Moving Pictures
Jan 22, 2018, 10:28AM

Film Review: Phantom Thread Is Twisted and Elusive Arthouse Kink

Paul Thomas Anderson’s seventh film is a subtle and very peculiar love story. A

04 phantom thread 5.w710.h473.2x.jpg?ixlib=rails 2.1

Daniel Day-Lewis… it’s a bit much, isn’t it? Living in a bush for The Last of the Mohicans? Spoon-fed and carried onto the set for My Left Foot? Apprenticing for a year as a cobbler in Italy? That wasn’t even for a role. Insisting that he be addressed as “Mr. Lincoln” on the set of Steven Spielberg’s 2012 biopic about one of the most revered men in history? "He's so method, it takes him three years to prepare for a role.” Great. He’s made three films in the last decade: Paul Thomas Anderson’s There Will Be Blood in 2007, Lincoln in 2012, and now Phantom Thread, Anderson’s seventh film and second collaboration with Mr. Lincoln, I mean Daniel Day-Lewis.

Anderson told The New York Times that he’s been trying not to think about the possibility that he may never get to work with method man again. Then a pause. “‘[Expletive]. I don’t know,’ Mr. Anderson added finally. ‘He’s just a giant.’” Day-Lewis’ decision to retire at 60 with a comparatively thin body of work just seems obnoxious—I hope he breaks that vow.

But he loved sewing and making dresses on and off the set during production of Phantom Thread that he’s apparently taking that up fulltime. Well, fine, fuck off I guess. Phantom Thread is a sneaky comedy, without the grand stakes or historical import of Day-Lewis’ previous two films. He plays a renowned London designer in the 1950s named Reynolds Woodcock, and most of the movie is him flirting or arguing with his muse Alma (Vicky Krieps). This isn’t a biopic and it’s hardly a period piece either: we spend very little time outside of Woodcock manor, which Reynolds shares with his sister Cyril (Lesley Manville). Cyril is an echo of the overbearing and jealous female caretaker in Hitchcock’s Rebecca, but there are no house fires, cover-ups or clandestine killings in Phantom Thread. No, in the end, this tweet I saw in October proved to be more spot on than anything else I’ve read about the movie: “I keep hearing that the Paul Thomas Anderson/Daniel Day-Lewis movie is sort of an art-house FIFTY SHADES OF GREY…”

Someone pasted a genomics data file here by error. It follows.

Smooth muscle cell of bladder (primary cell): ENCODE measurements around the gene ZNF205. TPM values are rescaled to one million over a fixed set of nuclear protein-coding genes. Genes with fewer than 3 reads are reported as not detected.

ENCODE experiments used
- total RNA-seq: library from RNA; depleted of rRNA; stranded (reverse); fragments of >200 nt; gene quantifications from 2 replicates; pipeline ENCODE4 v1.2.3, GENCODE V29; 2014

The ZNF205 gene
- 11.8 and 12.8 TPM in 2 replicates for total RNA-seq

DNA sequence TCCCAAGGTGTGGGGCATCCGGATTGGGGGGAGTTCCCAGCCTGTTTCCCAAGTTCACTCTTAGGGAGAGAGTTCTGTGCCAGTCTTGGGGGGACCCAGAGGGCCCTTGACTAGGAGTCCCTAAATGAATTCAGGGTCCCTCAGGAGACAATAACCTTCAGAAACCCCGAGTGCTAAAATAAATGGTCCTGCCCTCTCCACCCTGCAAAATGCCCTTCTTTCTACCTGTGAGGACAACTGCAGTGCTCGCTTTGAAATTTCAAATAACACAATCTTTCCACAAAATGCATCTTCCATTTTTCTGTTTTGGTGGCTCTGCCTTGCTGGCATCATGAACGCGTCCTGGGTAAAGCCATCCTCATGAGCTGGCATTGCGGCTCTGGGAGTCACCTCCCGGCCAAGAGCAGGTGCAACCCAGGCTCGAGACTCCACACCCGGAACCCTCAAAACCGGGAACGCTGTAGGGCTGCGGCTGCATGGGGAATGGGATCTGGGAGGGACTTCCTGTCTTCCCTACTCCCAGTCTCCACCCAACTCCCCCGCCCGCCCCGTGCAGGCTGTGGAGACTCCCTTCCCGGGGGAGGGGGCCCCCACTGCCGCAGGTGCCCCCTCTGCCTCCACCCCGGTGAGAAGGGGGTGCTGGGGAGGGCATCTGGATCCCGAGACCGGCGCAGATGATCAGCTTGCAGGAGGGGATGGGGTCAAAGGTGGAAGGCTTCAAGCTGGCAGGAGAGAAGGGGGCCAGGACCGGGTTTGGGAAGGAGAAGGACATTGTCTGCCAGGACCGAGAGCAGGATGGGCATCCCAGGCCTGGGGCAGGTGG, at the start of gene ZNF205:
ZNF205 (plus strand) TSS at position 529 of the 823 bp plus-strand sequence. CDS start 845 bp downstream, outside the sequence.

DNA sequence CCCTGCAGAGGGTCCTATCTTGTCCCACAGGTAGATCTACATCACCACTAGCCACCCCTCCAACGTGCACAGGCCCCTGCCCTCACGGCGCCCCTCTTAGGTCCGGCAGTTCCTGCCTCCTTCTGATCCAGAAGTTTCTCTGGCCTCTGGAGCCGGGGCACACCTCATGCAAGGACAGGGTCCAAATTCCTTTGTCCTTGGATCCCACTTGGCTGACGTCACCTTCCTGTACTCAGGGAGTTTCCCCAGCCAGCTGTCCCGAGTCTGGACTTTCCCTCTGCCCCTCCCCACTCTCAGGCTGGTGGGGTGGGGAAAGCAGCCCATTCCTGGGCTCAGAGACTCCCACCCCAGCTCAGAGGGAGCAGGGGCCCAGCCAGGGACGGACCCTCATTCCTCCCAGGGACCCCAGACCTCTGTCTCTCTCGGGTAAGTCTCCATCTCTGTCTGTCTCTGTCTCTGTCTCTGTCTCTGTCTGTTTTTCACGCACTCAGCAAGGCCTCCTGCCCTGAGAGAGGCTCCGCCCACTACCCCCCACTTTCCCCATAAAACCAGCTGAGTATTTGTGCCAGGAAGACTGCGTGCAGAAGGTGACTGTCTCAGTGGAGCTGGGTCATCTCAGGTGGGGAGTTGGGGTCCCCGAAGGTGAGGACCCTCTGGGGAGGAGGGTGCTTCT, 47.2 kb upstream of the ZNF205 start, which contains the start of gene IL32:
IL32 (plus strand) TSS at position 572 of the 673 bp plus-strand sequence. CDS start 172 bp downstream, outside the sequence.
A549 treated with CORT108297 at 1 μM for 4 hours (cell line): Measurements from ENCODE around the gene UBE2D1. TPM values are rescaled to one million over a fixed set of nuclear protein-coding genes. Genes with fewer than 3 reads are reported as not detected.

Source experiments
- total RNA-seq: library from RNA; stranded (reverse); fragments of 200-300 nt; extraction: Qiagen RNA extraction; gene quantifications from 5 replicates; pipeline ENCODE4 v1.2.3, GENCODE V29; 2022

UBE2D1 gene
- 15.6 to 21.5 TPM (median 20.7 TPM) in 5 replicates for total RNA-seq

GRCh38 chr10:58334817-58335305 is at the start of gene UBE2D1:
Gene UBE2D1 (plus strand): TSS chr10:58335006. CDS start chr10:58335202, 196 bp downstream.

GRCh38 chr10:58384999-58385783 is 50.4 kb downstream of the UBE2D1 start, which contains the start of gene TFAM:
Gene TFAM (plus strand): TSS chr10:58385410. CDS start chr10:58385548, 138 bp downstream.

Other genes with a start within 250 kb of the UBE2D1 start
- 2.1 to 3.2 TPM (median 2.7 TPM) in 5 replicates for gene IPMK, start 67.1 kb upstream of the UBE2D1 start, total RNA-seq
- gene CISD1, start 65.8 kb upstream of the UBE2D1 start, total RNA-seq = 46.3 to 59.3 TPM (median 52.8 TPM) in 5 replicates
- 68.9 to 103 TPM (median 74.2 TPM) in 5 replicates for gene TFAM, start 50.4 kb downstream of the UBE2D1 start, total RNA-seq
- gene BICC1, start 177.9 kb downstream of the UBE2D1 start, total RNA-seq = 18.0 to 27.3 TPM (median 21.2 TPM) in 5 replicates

Yes, his tastes are unconventional, and though much has been made of the film’s final 15 minutes, I found it oddly reassuring and sweet, if a bit scary. Love wins, I guess. Splice Today contributor Noah Berlatsky asserted that Phantom Thread is simply yet another exercise in stroking the already over chafed toxic male ego:I've seen some discussion of how Phantom Thread is about toxic masculinity I guess...and to some degree it critiques that. But ultimately it loves its abusive obsessive protagonist, and you are supposed to love him too.” Writing for Playboy, Berlatsky says, “The problem, though, is that, despite the film’s efforts to make Alma into a worthy adversary, their relationship is still entirely about the great artist Reynolds.” I don’t agree: by the end of the film, it’s clear that the Woodcock brand is going out of vogue (Reynolds can’t stand the new buzzword “chic”), and I’d argue the position Alma ends up in is a humiliating condemnation and partial castration of Reynolds.

It’s twisted, but they’re both in love, and happy with their very unique situation. Reynolds’ need for a mother figure is so severe that he consents to regularly poisoning by Alma, who revels in the authority and control this gives her in the context of the relationship. If anything, I’d argue that the twist in Phantom Thread is a jab at toxic masculinity and the cult of personality that surrounds powerful men like Reynolds Woodcock. He’s a baby. Whether or not we meet Alma’s parents or family is irrelevant in my opinion—she’s not arm candy, but she’s also not an easily dismissed shrew or even a Lady Macbeth shadow ruler.

In the end, Phantom Thread asks us to accept Reynolds and Alma as they are. It’s open to interpretation who has more power in the relationship, who has the upper hand, but Alma is far from some sorry stricken muse or abused debris cast off the shoulders of “great male giants.” Cyril Woodcock is equally empowered and shown to be smarter and more cunning than her brooding brother, so often taking care of business while others are indisposed.

Phantom Thread is Anderson’s most subtle movie yet, and a very peculiar love story even compared to Punch Drunk-Love, and in the #MeToo era, it sticks an impressive and darkly funny landing. Easy interpretation or condemnation is not possible here.

—Follow Nicky Smith on Twitter: @MUGGER1992


Register or Login to leave a comment